Around a year after its initial reveal, Epic Games has provided a fresh look at Unreal Engine 5 and the many groundbreaking tools it will bring to game makers. The video is largely aimed at developers, showing off UE5’s actual UI and new tech like Nanite, Lumen, adaptable animation systems, and open-world streaming solutions, but regular gamers will still want to check it out as Epic showcases all this via a new impressive “practical sample project” entitled “Valley of the Ancient.” This is essentially a playable extension of the “Lumen in the Land of Nanite” demo we saw last year, as we see hero Echo making her way around an ultra-detailed desert environment, switching between a light and dark world, and eventually taking on a giant laser-shooting boss. Oh, and yes, for the first time we see glimpses of all this running on Xbox Series X hardware. Check out the full video, below.
Here’s a quick rundown of some of the new Unreal Engine 5 feature showcased in the new video:
Nanite is a virtualized micropolygon geometry system that enables you to create games with massive amounts of geometric detail, eliminating time-consuming and tedious work such as baking details to normal maps or manually authoring LODs.
Imagine directly importing film-quality source art comprised of millions of polygons—anything from ZBrush sculpts to photogrammetry scans—and placing them millions of times, all while maintaining a real-time frame rate, and without any noticeable loss of fidelity. Impossible? Not any more!
Next up is Lumen, a fully dynamic global illumination solution. With Lumen, you can create dynamic, believable scenes where indirect lighting adapts on the fly to changes to direct lighting or geometry—for example, changing the sun’s angle with the time of day, turning on a flashlight, or opening an exterior door.
With Lumen, you no longer have to author lightmap UVs, wait for lightmaps to bake, or place reflection captures; you can simply create and edit lights inside the Unreal Editor and see the same final lighting as when the game is run on console.
We’re on an ongoing mission to make the creation of open worlds faster, easier, and more collaborative for teams of all sizes. Today, you can try out some of the steps that will take us there.
First up, there’s a new World Partition system that automatically divides the world into a grid and streams the necessary cells when required. Then, there’s a new One File Per Actor system that makes collaboration easier—you and your team members can now work simultaneously on the same region of the same World without treading on each other’s toes. Finally, Data Layers let you create different variations of the same World—such as daytime and nighttime versions, or specific datasets that are enabled through gameplay—as layers that exist in the same space.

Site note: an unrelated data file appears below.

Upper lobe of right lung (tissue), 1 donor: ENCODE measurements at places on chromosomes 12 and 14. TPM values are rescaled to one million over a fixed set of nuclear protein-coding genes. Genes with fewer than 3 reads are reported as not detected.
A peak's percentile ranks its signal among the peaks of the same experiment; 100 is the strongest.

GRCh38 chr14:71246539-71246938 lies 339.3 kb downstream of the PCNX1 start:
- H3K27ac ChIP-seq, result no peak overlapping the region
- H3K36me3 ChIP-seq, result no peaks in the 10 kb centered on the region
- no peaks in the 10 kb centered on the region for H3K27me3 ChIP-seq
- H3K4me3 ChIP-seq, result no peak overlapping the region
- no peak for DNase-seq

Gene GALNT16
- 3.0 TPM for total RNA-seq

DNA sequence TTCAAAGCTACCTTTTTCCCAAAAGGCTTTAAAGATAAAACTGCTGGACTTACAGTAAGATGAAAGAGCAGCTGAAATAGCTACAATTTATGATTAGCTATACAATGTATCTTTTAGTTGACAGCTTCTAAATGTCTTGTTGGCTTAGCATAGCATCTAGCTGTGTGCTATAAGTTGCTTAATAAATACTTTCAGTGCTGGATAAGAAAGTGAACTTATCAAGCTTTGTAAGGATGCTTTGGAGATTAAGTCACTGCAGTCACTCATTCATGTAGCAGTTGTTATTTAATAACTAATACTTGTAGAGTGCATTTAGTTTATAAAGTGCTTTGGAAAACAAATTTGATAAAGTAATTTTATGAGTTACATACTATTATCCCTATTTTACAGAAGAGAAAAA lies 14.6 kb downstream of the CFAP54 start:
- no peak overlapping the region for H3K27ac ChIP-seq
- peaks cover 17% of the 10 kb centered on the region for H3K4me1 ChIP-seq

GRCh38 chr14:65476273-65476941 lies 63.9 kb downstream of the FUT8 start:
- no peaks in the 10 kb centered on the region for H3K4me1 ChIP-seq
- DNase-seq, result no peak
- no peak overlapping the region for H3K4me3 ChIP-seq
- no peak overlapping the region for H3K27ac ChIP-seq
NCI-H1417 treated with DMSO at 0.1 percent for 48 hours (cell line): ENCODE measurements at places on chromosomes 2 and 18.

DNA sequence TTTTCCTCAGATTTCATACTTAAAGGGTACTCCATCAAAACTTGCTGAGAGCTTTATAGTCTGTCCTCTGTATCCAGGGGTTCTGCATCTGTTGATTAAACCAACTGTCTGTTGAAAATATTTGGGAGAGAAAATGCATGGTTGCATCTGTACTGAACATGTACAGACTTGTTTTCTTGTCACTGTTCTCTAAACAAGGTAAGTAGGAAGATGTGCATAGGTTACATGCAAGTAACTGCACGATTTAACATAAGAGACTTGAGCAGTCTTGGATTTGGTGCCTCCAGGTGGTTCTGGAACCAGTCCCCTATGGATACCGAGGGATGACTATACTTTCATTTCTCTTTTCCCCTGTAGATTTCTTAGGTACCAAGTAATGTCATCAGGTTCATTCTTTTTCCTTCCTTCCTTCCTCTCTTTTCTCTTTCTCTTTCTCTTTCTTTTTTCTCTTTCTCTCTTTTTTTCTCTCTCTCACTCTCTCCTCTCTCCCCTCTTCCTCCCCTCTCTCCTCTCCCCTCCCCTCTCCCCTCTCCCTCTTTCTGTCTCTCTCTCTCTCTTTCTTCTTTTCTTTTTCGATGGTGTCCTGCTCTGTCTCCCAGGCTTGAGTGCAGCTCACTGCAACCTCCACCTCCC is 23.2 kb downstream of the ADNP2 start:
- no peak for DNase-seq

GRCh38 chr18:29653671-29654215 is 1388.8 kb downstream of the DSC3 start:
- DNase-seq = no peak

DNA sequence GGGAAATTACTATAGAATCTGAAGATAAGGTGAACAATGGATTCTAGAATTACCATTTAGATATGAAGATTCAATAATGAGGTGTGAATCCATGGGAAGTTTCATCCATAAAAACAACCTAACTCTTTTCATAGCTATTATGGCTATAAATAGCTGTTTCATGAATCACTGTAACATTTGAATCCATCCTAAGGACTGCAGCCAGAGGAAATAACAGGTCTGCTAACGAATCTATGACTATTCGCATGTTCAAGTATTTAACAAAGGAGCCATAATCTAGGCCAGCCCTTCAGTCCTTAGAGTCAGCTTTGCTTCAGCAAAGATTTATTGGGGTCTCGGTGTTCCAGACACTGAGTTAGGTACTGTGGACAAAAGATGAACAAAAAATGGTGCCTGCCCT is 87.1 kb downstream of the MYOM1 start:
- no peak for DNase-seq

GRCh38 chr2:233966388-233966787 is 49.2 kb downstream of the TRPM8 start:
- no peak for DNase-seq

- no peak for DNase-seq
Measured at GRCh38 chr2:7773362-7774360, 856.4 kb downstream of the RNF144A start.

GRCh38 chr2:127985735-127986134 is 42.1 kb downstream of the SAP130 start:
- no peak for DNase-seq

Constantly stepping outside of Unreal Engine to create or edit animation is time-consuming and painful, and a barrier to iteration. That’s why in Unreal Engine 5, we’re expanding and enhancing our animation toolset to let you author incredibly detailed characters right in context.
Artist-friendly tools like Control Rig enable you to quickly create rigs and share them across multiple characters; pose them in Sequencer, and use the new Pose Browser to save and apply the poses as assets; and use the new Full-Body IK solver to easily create natural movement. Meanwhile, Motion Warping enables you to dynamically adjust a character’s root motion to align to different targets—for example, vaulting over walls of different heights—with a single animation.
Ever wish you had the same amount of control and flexibility when authoring your audio experiences as you have with your look development? With UE5, we’re introducing a fundamentally new way of making audio. MetaSounds is a high-performance system that offers complete control over audio DSP graph generation of sound sources, letting you manage all aspects of audio rendering to drive next-generation procedural audio experiences.
MetaSounds is analogous to a fully programmable material and rendering pipeline, bringing all the benefits of procedural content creation to audio that the Material Editor brings to shaders: dynamic data-driven assets, the ability to map game parameters to sound playback, huge workflow improvements, and much more.
Perhaps most exciting, Epic has announced anybody can now download free early access version of Unreal Engine 5 and the Valley of the Ancient demo project (which weighs in at around 100 GB) via the Epic Games launcher now. If you’re actually interested in jumping in, you can check out a very lengthy FAQ detailing everything included in the early access version of UE5, right here.
What do you think? Impressed by our latest look at Unreal Engine 5?